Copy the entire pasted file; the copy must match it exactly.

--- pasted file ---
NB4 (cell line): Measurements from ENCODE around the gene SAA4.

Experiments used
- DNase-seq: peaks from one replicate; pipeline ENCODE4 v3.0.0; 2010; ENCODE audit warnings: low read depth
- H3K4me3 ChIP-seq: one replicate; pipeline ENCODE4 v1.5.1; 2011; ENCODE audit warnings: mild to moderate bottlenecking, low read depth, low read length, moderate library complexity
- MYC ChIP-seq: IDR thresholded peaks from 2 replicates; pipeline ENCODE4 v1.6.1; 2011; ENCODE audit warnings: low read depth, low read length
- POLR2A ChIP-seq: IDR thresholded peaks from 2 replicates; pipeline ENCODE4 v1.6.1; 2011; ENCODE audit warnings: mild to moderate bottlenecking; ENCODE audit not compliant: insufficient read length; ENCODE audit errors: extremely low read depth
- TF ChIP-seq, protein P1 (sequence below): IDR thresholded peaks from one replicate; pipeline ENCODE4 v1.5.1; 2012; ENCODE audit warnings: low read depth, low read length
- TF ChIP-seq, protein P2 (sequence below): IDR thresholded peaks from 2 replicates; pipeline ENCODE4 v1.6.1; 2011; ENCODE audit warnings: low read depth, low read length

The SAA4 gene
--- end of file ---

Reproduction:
NB4 (cell line): Measurements from ENCODE around the gene SAA4.

Experiments used
- DNase-seq: peaks from one replicate; pipeline ENCODE4 v3.0.0; 2010; ENCODE audit warnings: low read depth
- H3K4me3 ChIP-seq: one replicate; pipeline ENCODE4 v1.5.1; 2011; ENCODE audit warnings: mild to moderate bottlenecking, low read depth, low read length, moderate library complexity
- MYC ChIP-seq: IDR thresholded peaks from 2 replicates; pipeline ENCODE4 v1.6.1; 2011; ENCODE audit warnings: low read depth, low read length
- POLR2A ChIP-seq: IDR thresholded peaks from 2 replicates; pipeline ENCODE4 v1.6.1; 2011; ENCODE audit warnings: mild to moderate bottlenecking; ENCODE audit not compliant: insufficient read length; ENCODE audit errors: extremely low read depth
- TF ChIP-seq, protein P1 (sequence below): IDR thresholded peaks from one replicate; pipeline ENCODE4 v1.5.1; 2012; ENCODE audit warnings: low read depth, low read length
- TF ChIP-seq, protein P2 (sequence below): IDR thresholded peaks from 2 replicates; pipeline ENCODE4 v1.6.1; 2011; ENCODE audit warnings: low read depth, low read length

The SAA4 gene